Q. You have described yourselves as Shamen delivering a ‘hopeless prayer’ in a world where the soul is denied. In a world in which ‘happiness’ is (perversely) fetishized and the truth is continually despairing, the truth-Sayers often get a kick in the urethra. Discuss.
A. We often don our Shamanic worshipping gowns and trudge the cold, empty, soulless streets of the post-industrial north to contemplate these existential questions of Mother Earth. We see the fetishisation of happiness everywhere. People taking the soma pill of false contentment. As Shamen of the mind however, we do not need to look too deep into the people's faces to realise that behind the smiling expressions and white teeth lurks a desperate sense of cosmic longing. A true yearning for substance. A fervent desire for genuine acceptance in the warm bosom of the lady of our Earth. The truth is vivid in our eyes but many of the illusionists of this harsh society try to deny this. As truthsayers, however, we are already in possession of the facts. The veneer of false happiness will slip. The rotten edifice of transitory pleasure will crumble. Ultimately, the only building remaining will be the granite Ashram of the Baba Naga.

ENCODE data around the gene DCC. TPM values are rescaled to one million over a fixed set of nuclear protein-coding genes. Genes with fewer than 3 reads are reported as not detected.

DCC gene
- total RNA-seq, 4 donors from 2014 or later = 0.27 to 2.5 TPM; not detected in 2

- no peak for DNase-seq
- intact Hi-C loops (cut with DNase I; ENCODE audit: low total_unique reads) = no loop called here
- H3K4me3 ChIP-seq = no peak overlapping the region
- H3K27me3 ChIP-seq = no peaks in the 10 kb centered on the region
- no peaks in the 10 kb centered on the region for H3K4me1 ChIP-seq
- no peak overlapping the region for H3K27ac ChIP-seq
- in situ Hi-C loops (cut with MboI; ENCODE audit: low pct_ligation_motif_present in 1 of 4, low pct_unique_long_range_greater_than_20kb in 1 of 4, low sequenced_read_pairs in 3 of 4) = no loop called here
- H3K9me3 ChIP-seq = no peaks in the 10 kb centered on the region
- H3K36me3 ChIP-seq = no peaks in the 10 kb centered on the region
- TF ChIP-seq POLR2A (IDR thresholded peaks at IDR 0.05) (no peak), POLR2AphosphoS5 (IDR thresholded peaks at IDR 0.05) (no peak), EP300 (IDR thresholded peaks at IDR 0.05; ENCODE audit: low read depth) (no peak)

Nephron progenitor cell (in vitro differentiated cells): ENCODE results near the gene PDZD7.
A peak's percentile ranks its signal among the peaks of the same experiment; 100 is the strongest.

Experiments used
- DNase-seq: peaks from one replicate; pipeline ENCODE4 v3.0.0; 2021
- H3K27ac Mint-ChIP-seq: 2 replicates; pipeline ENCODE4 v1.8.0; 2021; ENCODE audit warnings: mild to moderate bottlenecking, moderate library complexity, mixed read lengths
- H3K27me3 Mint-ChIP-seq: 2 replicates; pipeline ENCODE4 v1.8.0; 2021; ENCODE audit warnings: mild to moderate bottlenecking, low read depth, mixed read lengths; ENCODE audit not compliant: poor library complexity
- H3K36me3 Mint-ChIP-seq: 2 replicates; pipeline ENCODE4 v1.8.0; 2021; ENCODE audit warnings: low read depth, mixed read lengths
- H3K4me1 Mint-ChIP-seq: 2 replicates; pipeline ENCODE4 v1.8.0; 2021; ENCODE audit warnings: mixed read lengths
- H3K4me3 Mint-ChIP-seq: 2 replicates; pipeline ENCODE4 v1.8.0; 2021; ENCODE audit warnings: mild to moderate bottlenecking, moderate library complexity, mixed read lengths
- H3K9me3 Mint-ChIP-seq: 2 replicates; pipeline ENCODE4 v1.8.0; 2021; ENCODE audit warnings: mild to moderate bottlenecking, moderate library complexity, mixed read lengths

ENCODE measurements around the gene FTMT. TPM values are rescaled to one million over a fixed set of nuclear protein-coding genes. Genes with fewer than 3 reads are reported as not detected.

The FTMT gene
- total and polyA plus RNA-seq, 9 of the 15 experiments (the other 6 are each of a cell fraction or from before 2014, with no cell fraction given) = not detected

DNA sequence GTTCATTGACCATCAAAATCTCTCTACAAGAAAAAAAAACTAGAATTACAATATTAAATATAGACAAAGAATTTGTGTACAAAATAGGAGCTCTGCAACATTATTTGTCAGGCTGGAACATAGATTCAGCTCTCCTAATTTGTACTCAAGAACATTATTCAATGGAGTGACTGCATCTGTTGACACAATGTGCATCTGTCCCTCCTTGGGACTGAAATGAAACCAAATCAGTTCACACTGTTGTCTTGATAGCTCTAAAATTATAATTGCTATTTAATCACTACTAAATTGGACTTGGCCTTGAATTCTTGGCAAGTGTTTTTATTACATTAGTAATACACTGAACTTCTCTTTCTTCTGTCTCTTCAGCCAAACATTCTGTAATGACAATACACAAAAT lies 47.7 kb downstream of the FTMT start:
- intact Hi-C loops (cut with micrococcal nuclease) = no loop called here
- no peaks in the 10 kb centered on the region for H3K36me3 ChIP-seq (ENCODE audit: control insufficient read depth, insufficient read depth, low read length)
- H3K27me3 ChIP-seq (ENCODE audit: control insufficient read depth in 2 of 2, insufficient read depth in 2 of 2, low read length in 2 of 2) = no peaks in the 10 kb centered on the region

Q. There are so many terms encapsulated in the term ‘Psychedelic’ right now – ‘drone’, ‘rock’, ‘ambient’ etc.. You have been categorised (by some) as a ‘Psych’ band. Is this how you see yourselves? What do you think of this impulse towards ‘categorisation’ (generally) and how would you describe your music?